Guest Post by Lucinda Whitney
Lucinda Whitney was born and raised in Portugal, where she received a Master’s degree from the University of Minho in Braga, in Portuguese/English teaching.
Or I should say, Why I Love Scrivener So Much.
What is Scrivener? It’s a software program for writers. According to their website:
Scrivener is a powerful content-generation tool for writers that allows you to concentrate on composing and structuring long and difficult documents. While it gives you complete control of the formatting, its focus is on helping you get to the end of that awkward first draft.
I discovered Scrivener last year, after completing NaNoWriMo. I knew Word was not working for me, and I needed something that could help me organize my writing and have it all available at one glance without the need to open a dozen Word documents, or have little sticky notes everywhere. I had a coupon for Scrivener, and I tried it (though I must say that the full price is only $40, which is an absolute bargain). After watching a couple of tutorials on Youtube, and spending a few days playing around, I was sold. This was the answer to my questions.
I love it so much, I’m on a mission to convert writers everywhere to it. And no, I’m not being paid for this endorsement.
Disclaimer— this is just the way I use Scrivener. There isn’t a right way or a wrong way to use it, and other writers will use it in different ways.
Another disclaimer— Scrivener was originally developed for Macs, and lots of features are still not available in Windows.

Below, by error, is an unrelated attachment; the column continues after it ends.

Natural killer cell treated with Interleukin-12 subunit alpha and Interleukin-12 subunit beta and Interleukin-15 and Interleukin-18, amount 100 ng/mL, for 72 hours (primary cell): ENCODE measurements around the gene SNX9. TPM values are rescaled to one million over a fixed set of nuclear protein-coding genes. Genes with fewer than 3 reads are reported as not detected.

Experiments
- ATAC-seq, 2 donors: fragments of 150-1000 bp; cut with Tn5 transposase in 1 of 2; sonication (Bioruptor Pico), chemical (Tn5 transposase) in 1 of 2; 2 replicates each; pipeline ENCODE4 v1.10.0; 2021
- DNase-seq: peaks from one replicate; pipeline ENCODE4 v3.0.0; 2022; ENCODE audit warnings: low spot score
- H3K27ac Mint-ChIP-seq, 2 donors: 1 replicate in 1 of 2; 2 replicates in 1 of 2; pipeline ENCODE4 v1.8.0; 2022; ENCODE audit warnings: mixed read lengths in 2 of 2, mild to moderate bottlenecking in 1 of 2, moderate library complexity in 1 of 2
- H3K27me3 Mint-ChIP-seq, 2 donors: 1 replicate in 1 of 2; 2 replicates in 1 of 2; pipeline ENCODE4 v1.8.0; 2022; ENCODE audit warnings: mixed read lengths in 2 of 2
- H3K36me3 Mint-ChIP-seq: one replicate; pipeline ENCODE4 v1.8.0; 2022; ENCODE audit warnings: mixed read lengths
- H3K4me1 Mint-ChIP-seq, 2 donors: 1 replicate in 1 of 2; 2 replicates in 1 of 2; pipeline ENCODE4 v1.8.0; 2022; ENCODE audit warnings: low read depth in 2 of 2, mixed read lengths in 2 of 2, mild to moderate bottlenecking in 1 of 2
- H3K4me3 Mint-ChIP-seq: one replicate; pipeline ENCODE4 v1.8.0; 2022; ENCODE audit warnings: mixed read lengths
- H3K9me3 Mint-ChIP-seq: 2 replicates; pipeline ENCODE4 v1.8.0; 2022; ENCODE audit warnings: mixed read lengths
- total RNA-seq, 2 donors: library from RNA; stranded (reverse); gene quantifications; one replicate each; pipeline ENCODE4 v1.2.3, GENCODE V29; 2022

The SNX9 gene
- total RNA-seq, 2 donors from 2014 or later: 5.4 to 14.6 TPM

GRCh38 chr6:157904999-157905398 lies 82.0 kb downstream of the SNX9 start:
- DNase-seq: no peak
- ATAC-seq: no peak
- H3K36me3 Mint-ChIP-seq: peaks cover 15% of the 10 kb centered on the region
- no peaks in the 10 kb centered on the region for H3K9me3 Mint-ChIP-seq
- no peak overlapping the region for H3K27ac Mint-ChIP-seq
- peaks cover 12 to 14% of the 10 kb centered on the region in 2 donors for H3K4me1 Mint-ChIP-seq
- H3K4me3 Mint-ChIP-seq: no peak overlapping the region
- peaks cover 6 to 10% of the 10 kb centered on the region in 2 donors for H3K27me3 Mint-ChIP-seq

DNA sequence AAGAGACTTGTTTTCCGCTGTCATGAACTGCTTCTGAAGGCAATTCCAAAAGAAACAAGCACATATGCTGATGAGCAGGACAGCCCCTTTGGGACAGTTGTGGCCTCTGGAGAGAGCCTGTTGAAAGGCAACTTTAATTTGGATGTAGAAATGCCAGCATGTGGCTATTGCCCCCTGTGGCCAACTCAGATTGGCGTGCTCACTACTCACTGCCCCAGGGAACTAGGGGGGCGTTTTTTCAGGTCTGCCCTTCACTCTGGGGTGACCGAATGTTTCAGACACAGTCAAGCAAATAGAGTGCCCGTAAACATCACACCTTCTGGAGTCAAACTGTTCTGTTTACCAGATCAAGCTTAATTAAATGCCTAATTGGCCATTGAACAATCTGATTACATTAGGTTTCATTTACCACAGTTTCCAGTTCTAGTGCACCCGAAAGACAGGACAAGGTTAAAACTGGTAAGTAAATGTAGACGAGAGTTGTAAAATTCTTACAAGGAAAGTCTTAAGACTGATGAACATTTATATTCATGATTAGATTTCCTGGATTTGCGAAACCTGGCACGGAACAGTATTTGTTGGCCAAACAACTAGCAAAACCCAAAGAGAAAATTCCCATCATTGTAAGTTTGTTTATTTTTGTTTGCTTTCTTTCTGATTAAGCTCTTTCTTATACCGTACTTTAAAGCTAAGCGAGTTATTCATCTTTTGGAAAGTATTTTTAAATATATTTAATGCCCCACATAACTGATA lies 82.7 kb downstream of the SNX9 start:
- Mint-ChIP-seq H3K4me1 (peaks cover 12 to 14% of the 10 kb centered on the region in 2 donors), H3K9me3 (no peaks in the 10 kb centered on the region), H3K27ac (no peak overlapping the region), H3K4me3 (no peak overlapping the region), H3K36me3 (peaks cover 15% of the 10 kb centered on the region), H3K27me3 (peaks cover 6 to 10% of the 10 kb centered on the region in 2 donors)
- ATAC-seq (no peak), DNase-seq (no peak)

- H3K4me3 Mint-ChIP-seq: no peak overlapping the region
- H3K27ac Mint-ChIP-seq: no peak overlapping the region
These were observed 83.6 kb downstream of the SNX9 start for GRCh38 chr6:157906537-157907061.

And another important disclaimer— I’m using screenshots of my Work In Progress. Keep in mind that it’s a very, very rough draft, and I’m only about 1/3 of the way into it. Take it easy on me.
So here’s a compilation of my favorite features in Scrivener (Windows version), in no particular order. If you want to follow along, you can download Scrivener for free.
1— Having everything in one place.
As you can see, there are 4 main parts on my Scrivener board:
1. The binder, or chapters and scenes
2. The main document area
3. The index or synopsis card area
4. The document notes area.
I will explain the binder area in more detail in a minute. The main document area is where I do the writing. I write by scenes, and each scene is assigned to a chapter. I don’t use the synopsis cards too much, but I’ll show how they can be used. The document notes area is where I write notes to myself and where I ‘store’ parts of the text I’ve cut. I love this because I can take out parts of the text that don’t work but they’ll still be attached to the scene where they came from, which means I can always put them back without the problem of trying to figure out where they go. It’s very convenient, let me tell you.